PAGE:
It … aims to reverse America’s Slight Stagnation with a handful of big evidence-based reforms. Especially:
1. Drastically narrow patent protection. …
2. Drastically increase (abolish?) high-skilled immigration quotas. …
3. Increase school choice, curtail the power of teachers’ unions, and stop pretending that non-STEM majors produce significant positive externalities.
I agree with most of Alex’s recommendations (which also include more prizes), and I think he focuses on our near-most-important policy question: how to promote long term growth and innovation. Alex is a good writer and knows his subjects well. He avoids academic lingo and his writing is accessible. But, alas, what struck me most reading Alex’s book are the natural limits to the emotional punch he can muster to his cause.
Following good academic norms, Alex mostly avoids blaming specific parties and being needlessly partisan, national, extreme, or overtly emotional. He appeals instead to the reader’s reasonableness and interest in the general good. And I’d like to think I’m the sort of person who is primarily motivated by such things. But if I’m honest with myself, I have to admit that approach often falls flat emotionally.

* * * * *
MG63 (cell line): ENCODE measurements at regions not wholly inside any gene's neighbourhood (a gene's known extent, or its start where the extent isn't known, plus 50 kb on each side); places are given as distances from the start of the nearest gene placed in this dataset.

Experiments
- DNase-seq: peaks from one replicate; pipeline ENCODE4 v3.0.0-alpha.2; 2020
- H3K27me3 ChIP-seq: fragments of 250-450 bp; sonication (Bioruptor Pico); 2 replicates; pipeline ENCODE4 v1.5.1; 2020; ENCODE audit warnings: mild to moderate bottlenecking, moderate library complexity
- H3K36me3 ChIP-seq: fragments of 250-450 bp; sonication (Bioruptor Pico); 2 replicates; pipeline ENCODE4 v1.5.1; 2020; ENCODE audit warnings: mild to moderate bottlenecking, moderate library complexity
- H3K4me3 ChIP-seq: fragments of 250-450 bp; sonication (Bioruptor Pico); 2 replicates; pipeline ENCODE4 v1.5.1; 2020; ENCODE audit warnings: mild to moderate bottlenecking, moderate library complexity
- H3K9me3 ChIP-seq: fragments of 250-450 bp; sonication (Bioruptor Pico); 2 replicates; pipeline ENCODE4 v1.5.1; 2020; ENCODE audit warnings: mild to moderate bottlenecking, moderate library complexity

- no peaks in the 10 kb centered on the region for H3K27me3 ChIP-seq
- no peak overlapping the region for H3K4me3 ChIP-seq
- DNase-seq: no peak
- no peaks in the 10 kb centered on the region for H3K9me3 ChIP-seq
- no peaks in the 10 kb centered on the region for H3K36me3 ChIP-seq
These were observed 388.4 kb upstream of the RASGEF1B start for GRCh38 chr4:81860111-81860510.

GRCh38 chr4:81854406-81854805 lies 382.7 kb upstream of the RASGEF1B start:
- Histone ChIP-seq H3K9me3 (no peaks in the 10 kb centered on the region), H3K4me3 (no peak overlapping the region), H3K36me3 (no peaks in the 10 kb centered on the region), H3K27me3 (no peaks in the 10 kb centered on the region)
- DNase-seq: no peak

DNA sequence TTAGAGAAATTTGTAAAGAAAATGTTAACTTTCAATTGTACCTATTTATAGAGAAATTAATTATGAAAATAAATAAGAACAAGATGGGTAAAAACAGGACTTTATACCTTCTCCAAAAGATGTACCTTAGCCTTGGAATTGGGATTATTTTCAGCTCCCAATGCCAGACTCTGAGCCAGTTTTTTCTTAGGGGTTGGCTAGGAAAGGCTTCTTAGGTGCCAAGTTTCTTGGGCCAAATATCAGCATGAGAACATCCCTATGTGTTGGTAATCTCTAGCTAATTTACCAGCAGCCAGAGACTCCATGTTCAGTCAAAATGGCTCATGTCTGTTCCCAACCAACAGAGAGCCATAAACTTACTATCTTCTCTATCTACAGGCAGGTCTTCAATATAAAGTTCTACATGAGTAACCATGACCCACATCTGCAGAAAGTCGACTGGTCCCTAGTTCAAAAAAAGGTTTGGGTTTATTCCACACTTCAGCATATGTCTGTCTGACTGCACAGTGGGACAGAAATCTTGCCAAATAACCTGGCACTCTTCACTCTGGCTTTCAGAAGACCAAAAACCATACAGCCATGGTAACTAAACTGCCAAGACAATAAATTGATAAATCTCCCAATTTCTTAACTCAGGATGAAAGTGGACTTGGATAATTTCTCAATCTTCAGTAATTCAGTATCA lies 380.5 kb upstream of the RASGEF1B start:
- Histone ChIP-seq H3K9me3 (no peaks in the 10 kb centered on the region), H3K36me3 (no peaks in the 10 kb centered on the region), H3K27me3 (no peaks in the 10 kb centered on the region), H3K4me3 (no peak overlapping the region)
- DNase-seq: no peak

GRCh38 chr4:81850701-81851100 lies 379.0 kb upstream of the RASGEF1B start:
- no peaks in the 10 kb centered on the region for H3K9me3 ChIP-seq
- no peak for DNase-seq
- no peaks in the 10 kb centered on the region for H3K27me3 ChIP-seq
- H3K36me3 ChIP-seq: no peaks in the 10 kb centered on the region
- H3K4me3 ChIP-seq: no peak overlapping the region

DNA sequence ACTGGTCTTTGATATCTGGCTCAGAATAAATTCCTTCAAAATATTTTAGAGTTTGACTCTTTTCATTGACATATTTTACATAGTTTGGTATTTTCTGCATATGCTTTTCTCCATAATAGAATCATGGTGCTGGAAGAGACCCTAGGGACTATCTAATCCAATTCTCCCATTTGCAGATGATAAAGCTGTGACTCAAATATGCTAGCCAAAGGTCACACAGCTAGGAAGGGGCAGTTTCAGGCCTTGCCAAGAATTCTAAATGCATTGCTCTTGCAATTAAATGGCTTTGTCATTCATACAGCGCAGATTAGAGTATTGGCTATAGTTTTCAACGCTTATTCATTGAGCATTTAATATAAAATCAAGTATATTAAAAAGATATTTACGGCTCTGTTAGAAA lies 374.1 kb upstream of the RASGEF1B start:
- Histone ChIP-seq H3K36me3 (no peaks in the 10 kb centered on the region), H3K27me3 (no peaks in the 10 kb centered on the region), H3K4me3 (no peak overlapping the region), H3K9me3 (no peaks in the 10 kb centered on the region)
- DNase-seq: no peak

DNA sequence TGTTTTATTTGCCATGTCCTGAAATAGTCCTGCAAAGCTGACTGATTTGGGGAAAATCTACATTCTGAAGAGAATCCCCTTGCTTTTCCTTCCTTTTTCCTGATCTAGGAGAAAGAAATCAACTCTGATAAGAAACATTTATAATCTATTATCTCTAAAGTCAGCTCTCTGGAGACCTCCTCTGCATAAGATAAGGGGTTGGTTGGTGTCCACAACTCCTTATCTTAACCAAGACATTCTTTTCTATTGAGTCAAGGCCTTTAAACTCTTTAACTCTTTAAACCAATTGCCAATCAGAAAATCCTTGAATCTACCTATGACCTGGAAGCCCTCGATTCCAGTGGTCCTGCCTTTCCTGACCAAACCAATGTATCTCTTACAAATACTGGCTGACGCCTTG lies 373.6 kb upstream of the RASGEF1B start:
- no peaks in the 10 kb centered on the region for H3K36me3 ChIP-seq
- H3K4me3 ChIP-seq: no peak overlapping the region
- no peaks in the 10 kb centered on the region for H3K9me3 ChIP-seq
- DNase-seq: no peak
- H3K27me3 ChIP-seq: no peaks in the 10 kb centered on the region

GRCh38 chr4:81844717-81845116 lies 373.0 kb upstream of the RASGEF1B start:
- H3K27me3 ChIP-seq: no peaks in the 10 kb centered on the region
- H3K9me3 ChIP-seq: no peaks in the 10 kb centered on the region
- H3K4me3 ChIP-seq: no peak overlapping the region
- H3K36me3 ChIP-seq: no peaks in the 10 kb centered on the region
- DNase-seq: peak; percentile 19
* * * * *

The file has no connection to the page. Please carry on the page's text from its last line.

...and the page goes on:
I can feel the emotion more when Alex praises college sci/tech majors (I majored in physics), or favors positions that I’ve previously favored. And I can see the emotional potential if Alex had let himself cheerlead for technology, warn of foreign competition, or bemoan our “malise” or “stagnation.”
Alas, people don’t naturally care much about long term wide-spread growth and innovation. And the US just isn’t scared enough for its future for fear to motivate change. His title suggests he sought to pull on hope’s heartstrings, but Alex doesn’t really do much with that. So, while to his intellectual credit, Alex resists easy emotional appeals, the result is alas a well reasoned case that will probably be mostly ignored.